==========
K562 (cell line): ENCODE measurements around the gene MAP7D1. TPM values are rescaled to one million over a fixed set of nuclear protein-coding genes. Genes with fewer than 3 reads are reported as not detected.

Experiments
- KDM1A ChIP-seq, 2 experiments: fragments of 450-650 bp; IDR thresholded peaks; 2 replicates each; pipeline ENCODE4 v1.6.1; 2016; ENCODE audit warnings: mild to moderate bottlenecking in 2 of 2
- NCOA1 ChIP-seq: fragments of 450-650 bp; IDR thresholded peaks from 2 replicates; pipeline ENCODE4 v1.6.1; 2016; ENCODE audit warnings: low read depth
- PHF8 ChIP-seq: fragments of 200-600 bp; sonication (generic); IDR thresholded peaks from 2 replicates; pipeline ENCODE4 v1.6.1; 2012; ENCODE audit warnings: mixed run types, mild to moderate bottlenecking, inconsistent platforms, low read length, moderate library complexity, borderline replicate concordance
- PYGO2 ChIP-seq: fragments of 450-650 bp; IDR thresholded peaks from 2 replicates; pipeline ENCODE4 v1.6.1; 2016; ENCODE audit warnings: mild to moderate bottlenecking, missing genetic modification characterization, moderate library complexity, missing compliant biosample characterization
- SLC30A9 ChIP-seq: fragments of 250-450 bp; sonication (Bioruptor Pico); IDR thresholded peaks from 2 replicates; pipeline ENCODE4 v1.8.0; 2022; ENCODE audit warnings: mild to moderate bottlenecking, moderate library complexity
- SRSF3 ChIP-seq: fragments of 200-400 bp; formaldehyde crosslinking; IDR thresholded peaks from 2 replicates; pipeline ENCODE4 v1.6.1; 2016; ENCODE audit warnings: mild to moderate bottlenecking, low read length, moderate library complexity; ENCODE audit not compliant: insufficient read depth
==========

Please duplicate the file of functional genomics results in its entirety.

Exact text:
K562 (cell line): ENCODE measurements around the gene MAP7D1. TPM values are rescaled to one million over a fixed set of nuclear protein-coding genes. Genes with fewer than 3 reads are reported as not detected.

Experiments
- KDM1A ChIP-seq, 2 experiments: fragments of 450-650 bp; IDR thresholded peaks; 2 replicates each; pipeline ENCODE4 v1.6.1; 2016; ENCODE audit warnings: mild to moderate bottlenecking in 2 of 2
- NCOA1 ChIP-seq: fragments of 450-650 bp; IDR thresholded peaks from 2 replicates; pipeline ENCODE4 v1.6.1; 2016; ENCODE audit warnings: low read depth
- PHF8 ChIP-seq: fragments of 200-600 bp; sonication (generic); IDR thresholded peaks from 2 replicates; pipeline ENCODE4 v1.6.1; 2012; ENCODE audit warnings: mixed run types, mild to moderate bottlenecking, inconsistent platforms, low read length, moderate library complexity, borderline replicate concordance
- PYGO2 ChIP-seq: fragments of 450-650 bp; IDR thresholded peaks from 2 replicates; pipeline ENCODE4 v1.6.1; 2016; ENCODE audit warnings: mild to moderate bottlenecking, missing genetic modification characterization, moderate library complexity, missing compliant biosample characterization
- SLC30A9 ChIP-seq: fragments of 250-450 bp; sonication (Bioruptor Pico); IDR thresholded peaks from 2 replicates; pipeline ENCODE4 v1.8.0; 2022; ENCODE audit warnings: mild to moderate bottlenecking, moderate library complexity
- SRSF3 ChIP-seq: fragments of 200-400 bp; formaldehyde crosslinking; IDR thresholded peaks from 2 replicates; pipeline ENCODE4 v1.6.1; 2016; ENCODE audit warnings: mild to moderate bottlenecking, low read length, moderate library complexity; ENCODE audit not compliant: insufficient read depth